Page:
By Nick Assinder
Political Correspondent, BBC News website
After months of speculation and a 24 hour postponement, Tony Blair is naming 5 May as general election day.
And, unlike the 2001 campaign, this one will prove historic, whatever the outcome.
Blair has delayed election announcement
Either Tony Blair will win an unprecedented third term, Michael Howard will pull off a sensational Tory revival or Charles Kennedy's Liberal Democrats will score the long-dreamed of breakthrough.
Campaigning will not reach full tilt until next week, following the Pope's funeral and the royal wedding and blessing, both of which the prime minister will attend.
It is also likely that the electioneering expected during the last session of prime minister's questions on Wednesday will be kept to a minimum, or abandoned altogether.
And, once the formal announcement is made, the government has only a few days to get as much of its existing business as possible through parliament, with some of it, including the ID card proposals, certain to be abandoned.
Latest polls suggest that the result may well be closer than previously believed. But the good news for the prime minister is that, even with his lead slashed to just 3%, he would still have a 100 seat Commons majority.
However, this is going to be a hard fought campaign and it started with some bad news for Mr Blair with one candidate jumping ship for the Lib Dems, while accusing the prime minister of authoritarianism, and the row over local Labour fraud surrounding the postal voting experiment.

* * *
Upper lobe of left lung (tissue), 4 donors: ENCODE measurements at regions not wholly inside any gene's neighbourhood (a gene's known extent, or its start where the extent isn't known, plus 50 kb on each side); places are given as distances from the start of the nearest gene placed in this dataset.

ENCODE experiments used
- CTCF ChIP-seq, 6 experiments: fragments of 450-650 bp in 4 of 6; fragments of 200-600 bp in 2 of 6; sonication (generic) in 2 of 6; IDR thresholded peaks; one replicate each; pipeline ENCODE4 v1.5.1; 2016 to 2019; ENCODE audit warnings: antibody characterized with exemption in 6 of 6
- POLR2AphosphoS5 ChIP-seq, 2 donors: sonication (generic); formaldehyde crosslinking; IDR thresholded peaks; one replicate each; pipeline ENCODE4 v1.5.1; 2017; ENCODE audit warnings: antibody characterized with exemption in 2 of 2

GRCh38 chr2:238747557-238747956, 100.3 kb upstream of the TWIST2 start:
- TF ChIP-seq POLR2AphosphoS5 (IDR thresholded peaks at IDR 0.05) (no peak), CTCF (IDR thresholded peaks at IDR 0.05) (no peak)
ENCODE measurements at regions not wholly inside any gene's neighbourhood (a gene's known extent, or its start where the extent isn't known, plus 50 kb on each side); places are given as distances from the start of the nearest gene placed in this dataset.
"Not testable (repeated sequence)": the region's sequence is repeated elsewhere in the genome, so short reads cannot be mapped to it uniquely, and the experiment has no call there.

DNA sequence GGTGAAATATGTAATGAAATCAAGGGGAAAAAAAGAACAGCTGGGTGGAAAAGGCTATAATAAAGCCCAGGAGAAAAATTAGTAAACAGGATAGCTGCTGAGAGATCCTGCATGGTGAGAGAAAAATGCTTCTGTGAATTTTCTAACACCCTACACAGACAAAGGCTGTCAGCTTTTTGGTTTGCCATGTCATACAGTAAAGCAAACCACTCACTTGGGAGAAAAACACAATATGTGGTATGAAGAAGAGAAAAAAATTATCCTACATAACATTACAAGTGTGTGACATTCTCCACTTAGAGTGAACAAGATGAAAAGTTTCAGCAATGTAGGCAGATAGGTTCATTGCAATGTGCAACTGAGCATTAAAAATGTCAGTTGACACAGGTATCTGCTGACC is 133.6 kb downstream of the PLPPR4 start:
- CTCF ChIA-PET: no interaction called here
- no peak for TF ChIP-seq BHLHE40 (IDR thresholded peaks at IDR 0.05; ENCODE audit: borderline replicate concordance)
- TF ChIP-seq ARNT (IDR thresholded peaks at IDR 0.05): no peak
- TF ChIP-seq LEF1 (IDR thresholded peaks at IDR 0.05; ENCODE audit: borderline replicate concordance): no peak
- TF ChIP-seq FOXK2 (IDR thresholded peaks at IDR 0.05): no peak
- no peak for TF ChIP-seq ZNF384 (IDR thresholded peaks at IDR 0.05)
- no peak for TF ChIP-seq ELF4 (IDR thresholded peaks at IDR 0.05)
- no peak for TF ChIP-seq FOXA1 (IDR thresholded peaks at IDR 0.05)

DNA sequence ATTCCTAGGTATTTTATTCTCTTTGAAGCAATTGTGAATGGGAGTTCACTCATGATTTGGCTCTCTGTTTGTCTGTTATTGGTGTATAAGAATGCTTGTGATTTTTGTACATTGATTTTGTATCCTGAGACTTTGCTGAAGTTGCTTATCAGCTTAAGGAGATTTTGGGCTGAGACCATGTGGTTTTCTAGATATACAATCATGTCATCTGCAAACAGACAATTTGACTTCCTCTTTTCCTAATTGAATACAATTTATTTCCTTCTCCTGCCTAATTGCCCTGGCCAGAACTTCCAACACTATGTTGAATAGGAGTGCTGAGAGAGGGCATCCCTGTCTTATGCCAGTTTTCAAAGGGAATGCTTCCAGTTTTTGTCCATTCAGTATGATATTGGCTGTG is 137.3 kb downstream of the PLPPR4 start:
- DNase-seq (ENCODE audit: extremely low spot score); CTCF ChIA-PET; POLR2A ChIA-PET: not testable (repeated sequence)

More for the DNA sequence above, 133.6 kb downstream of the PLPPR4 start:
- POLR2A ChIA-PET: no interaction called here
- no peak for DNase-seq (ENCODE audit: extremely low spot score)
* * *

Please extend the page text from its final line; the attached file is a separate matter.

Howard will delay campaigning
The prime minister has insisted it will be fought on the economy and a stark choice between, he claims, Labour's stability and investment against Tory cuts and boom and bust.
He is likely to urge voters not to use it as a referendum on the government's past performance, but as a time to make that crucial choice.
Tory leader Michel Howard is also likely to concentrate on the economy with claims another Labour government would be forced to raise taxes again.
And the Liberal Democrats' Charles Kennedy will focus on his "fair tax" proposals to raise taxes for earnings over £100,000 to pay for investment in public services.
During the phoney campaign, Labour got into trouble over its central claim that Michael Howard was planning £35 bn cuts in public services.
The prime minister found himself struggling to explain how a smaller, slower increase in spending planned by the Tories compared to Labour's plans was a cut.
And it looked like the Labour campaign - which was already being criticised for being thrown into defensive mode by Mr Howard on issues such as immigration and health - was on the rocks.
Then deputy Conservative Chairman Howard Flight was reported to have suggested Mr Howard was secretly planning even bigger "cuts".
He was sacked for his gaffe, but the damage had been done and the faltering Labour campaign was back on track.
The Tories have since attempted to get back to their central message that Chancellor Gordon Brown has to fill a black hole at the centre of his finances and will be forced to raise taxes if Labour wins again.
As usual, the Liberal Democrats will have to fight to get their voice heard over the sounds of battle between the two big parties.
Kennedy is on election standby
But leader Charles Kennedy believes he has set out a distinctive manifesto with plans for a tax rise for the wealthiest to finance extra spending and the abolition of the council tax in favour of a local income tax.
Other issues are certain to play a part - immigration and asylum, the war on Iraq, law and order, health and education, for example.
Whatever that outcome, 2005 is set to be an historic poll - either handing Labour an unprecedented third term, the Conservatives a sensational victory or the Liberal Democrats the breakthrough they've wanted for so long.